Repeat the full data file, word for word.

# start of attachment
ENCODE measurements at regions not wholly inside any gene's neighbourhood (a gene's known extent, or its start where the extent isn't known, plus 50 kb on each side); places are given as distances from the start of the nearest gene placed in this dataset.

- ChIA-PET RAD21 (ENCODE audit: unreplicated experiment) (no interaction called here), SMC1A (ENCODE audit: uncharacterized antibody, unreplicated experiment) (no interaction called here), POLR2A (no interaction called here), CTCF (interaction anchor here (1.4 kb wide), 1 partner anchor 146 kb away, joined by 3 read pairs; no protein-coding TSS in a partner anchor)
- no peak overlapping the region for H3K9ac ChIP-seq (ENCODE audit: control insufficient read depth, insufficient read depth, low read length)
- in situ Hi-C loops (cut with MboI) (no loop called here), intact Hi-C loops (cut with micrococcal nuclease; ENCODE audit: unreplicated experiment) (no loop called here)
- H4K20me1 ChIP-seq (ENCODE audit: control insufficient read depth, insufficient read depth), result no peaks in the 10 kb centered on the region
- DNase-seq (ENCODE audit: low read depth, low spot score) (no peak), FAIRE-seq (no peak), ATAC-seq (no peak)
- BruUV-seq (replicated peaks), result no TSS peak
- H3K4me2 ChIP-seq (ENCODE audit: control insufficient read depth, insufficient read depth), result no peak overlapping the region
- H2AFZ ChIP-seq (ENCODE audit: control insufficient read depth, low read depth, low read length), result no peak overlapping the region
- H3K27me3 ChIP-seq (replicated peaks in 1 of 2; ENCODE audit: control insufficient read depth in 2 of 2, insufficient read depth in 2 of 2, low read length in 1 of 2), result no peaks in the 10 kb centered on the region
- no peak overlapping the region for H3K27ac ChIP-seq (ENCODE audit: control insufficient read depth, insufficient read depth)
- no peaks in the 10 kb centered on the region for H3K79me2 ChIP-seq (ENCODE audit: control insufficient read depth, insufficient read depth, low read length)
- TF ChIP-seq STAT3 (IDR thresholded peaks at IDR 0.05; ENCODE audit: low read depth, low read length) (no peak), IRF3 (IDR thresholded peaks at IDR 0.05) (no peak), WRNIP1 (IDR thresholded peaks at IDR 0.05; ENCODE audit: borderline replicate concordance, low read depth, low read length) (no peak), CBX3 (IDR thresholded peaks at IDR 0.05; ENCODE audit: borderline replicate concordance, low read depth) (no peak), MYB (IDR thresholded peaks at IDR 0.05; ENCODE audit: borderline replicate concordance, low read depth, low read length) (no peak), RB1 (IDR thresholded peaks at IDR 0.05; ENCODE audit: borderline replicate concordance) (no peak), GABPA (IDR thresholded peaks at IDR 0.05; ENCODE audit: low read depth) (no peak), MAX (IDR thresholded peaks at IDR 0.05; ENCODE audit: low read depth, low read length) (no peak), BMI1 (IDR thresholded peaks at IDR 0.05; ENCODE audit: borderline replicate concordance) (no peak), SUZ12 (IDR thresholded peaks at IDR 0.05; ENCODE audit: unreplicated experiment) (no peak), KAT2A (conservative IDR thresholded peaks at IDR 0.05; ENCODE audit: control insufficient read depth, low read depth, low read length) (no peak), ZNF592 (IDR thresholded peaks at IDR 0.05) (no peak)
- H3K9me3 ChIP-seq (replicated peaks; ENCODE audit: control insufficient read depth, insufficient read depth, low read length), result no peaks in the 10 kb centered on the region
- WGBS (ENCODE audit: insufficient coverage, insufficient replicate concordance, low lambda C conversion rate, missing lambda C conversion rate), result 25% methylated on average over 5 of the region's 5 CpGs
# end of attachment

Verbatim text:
ENCODE measurements at regions not wholly inside any gene's neighbourhood (a gene's known extent, or its start where the extent isn't known, plus 50 kb on each side); places are given as distances from the start of the nearest gene placed in this dataset.

- ChIA-PET RAD21 (ENCODE audit: unreplicated experiment) (no interaction called here), SMC1A (ENCODE audit: uncharacterized antibody, unreplicated experiment) (no interaction called here), POLR2A (no interaction called here), CTCF (interaction anchor here (1.4 kb wide), 1 partner anchor 146 kb away, joined by 3 read pairs; no protein-coding TSS in a partner anchor)
- no peak overlapping the region for H3K9ac ChIP-seq (ENCODE audit: control insufficient read depth, insufficient read depth, low read length)
- in situ Hi-C loops (cut with MboI) (no loop called here), intact Hi-C loops (cut with micrococcal nuclease; ENCODE audit: unreplicated experiment) (no loop called here)
- H4K20me1 ChIP-seq (ENCODE audit: control insufficient read depth, insufficient read depth), result no peaks in the 10 kb centered on the region
- DNase-seq (ENCODE audit: low read depth, low spot score) (no peak), FAIRE-seq (no peak), ATAC-seq (no peak)
- BruUV-seq (replicated peaks), result no TSS peak
- H3K4me2 ChIP-seq (ENCODE audit: control insufficient read depth, insufficient read depth), result no peak overlapping the region
- H2AFZ ChIP-seq (ENCODE audit: control insufficient read depth, low read depth, low read length), result no peak overlapping the region
- H3K27me3 ChIP-seq (replicated peaks in 1 of 2; ENCODE audit: control insufficient read depth in 2 of 2, insufficient read depth in 2 of 2, low read length in 1 of 2), result no peaks in the 10 kb centered on the region
- no peak overlapping the region for H3K27ac ChIP-seq (ENCODE audit: control insufficient read depth, insufficient read depth)
- no peaks in the 10 kb centered on the region for H3K79me2 ChIP-seq (ENCODE audit: control insufficient read depth, insufficient read depth, low read length)
- TF ChIP-seq STAT3 (IDR thresholded peaks at IDR 0.05; ENCODE audit: low read depth, low read length) (no peak), IRF3 (IDR thresholded peaks at IDR 0.05) (no peak), WRNIP1 (IDR thresholded peaks at IDR 0.05; ENCODE audit: borderline replicate concordance, low read depth, low read length) (no peak), CBX3 (IDR thresholded peaks at IDR 0.05; ENCODE audit: borderline replicate concordance, low read depth) (no peak), MYB (IDR thresholded peaks at IDR 0.05; ENCODE audit: borderline replicate concordance, low read depth, low read length) (no peak), RB1 (IDR thresholded peaks at IDR 0.05; ENCODE audit: borderline replicate concordance) (no peak), GABPA (IDR thresholded peaks at IDR 0.05; ENCODE audit: low read depth) (no peak), MAX (IDR thresholded peaks at IDR 0.05; ENCODE audit: low read depth, low read length) (no peak), BMI1 (IDR thresholded peaks at IDR 0.05; ENCODE audit: borderline replicate concordance) (no peak), SUZ12 (IDR thresholded peaks at IDR 0.05; ENCODE audit: unreplicated experiment) (no peak), KAT2A (conservative IDR thresholded peaks at IDR 0.05; ENCODE audit: control insufficient read depth, low read depth, low read length) (no peak), ZNF592 (IDR thresholded peaks at IDR 0.05) (no peak)
- H3K9me3 ChIP-seq (replicated peaks; ENCODE audit: control insufficient read depth, insufficient read depth, low read length), result no peaks in the 10 kb centered on the region
- WGBS (ENCODE audit: insufficient coverage, insufficient replicate concordance, low lambda C conversion rate, missing lambda C conversion rate), result 25% methylated on average over 5 of the region's 5 CpGs